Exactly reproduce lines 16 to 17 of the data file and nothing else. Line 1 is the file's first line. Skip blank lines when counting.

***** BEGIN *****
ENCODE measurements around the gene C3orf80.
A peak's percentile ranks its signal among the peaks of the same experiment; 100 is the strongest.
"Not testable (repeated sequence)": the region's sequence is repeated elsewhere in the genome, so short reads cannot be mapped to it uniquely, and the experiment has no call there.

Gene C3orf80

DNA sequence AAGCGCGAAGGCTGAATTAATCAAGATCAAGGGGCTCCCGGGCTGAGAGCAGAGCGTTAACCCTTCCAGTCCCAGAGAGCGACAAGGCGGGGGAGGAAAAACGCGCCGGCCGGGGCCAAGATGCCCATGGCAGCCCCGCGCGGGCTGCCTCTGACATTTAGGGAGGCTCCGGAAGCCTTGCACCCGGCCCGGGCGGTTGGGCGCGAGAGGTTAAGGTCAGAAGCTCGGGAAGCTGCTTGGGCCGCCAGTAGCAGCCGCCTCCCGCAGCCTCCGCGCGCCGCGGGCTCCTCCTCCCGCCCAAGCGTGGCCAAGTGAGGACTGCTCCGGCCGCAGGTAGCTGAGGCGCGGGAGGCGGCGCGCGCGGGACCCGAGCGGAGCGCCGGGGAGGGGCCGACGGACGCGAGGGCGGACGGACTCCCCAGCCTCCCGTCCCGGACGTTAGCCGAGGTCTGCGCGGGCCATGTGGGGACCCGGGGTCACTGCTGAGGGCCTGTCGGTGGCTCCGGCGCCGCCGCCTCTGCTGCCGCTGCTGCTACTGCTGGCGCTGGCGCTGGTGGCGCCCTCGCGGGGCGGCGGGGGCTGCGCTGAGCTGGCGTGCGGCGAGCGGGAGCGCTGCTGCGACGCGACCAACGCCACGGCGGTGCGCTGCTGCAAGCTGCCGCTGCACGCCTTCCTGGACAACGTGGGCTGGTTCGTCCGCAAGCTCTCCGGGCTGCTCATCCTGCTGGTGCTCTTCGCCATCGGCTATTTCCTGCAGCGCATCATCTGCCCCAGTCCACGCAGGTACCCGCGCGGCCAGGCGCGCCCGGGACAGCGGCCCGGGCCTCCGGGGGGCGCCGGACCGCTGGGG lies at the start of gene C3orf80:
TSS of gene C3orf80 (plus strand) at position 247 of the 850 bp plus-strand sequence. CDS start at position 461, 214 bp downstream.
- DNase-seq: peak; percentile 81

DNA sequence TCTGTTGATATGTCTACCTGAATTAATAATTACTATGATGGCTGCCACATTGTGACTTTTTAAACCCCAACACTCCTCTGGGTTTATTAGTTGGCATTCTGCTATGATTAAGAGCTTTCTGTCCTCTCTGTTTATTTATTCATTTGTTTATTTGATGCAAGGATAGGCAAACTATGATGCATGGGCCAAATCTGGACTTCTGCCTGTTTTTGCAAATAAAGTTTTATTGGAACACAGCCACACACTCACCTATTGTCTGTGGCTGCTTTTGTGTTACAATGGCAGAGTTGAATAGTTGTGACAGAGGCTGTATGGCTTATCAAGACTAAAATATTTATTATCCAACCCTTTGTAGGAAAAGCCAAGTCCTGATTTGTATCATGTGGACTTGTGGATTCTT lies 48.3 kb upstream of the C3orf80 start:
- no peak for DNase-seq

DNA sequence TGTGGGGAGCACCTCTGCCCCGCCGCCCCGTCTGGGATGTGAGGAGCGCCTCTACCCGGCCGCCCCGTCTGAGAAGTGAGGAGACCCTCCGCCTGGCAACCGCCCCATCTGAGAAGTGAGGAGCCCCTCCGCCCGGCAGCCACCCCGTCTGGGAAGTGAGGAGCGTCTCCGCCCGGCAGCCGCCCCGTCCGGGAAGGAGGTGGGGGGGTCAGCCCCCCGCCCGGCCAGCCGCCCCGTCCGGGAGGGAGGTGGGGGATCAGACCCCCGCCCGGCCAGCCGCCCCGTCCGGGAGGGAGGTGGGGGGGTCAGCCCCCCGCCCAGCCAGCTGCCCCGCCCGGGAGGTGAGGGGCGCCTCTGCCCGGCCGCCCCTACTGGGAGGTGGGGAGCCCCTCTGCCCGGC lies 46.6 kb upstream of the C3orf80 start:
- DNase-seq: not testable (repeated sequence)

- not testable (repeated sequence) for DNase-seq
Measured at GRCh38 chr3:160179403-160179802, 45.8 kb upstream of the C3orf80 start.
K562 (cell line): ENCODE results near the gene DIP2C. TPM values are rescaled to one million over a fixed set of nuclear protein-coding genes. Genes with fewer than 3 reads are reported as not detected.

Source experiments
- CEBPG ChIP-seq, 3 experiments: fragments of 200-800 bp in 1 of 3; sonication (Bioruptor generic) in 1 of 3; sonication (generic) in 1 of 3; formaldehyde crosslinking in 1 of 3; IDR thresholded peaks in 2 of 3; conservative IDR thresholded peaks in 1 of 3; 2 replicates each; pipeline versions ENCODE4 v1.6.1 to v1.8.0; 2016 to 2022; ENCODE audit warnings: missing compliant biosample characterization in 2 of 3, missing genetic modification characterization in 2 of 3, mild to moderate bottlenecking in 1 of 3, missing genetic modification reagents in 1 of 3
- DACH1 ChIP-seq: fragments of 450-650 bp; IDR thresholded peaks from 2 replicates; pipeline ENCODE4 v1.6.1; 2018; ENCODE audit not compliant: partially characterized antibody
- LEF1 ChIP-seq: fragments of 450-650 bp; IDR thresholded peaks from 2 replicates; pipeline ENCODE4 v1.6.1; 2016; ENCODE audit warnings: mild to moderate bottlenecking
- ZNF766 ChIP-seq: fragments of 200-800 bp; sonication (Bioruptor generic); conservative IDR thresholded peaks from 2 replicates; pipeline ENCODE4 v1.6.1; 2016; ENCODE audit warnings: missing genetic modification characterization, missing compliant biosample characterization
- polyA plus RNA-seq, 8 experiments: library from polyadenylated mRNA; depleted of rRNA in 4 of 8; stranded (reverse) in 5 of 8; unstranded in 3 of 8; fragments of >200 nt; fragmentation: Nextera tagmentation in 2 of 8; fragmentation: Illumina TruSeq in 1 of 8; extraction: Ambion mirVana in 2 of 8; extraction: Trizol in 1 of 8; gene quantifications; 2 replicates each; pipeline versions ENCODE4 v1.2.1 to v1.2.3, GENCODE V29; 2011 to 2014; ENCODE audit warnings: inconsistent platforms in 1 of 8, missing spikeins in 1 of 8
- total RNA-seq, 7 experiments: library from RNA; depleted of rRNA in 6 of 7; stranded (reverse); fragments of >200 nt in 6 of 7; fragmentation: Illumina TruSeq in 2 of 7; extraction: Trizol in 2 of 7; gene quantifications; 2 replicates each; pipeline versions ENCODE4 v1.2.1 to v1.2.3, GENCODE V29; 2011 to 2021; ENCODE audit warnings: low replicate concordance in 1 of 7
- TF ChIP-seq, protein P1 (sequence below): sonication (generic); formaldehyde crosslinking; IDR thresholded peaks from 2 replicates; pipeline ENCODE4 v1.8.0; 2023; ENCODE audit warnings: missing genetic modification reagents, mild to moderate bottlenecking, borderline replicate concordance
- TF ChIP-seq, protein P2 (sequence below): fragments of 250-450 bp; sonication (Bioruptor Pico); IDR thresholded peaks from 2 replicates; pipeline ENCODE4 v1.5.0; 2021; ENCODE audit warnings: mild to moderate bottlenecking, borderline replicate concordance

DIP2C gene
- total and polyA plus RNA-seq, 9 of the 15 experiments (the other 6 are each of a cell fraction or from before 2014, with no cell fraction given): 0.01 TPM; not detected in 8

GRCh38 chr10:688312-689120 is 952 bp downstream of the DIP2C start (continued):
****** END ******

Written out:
- CEBPG ChIP-seq, 3 experiments: fragments of 200-800 bp in 1 of 3; sonication (Bioruptor generic) in 1 of 3; sonication (generic) in 1 of 3; formaldehyde crosslinking in 1 of 3; IDR thresholded peaks in 2 of 3; conservative IDR thresholded peaks in 1 of 3; 2 replicates each; pipeline versions ENCODE4 v1.6.1 to v1.8.0; 2016 to 2022; ENCODE audit warnings: missing compliant biosample characterization in 2 of 3, missing genetic modification characterization in 2 of 3, mild to moderate bottlenecking in 1 of 3, missing genetic modification reagents in 1 of 3
- DACH1 ChIP-seq: fragments of 450-650 bp; IDR thresholded peaks from 2 replicates; pipeline ENCODE4 v1.6.1; 2018; ENCODE audit not compliant: partially characterized antibody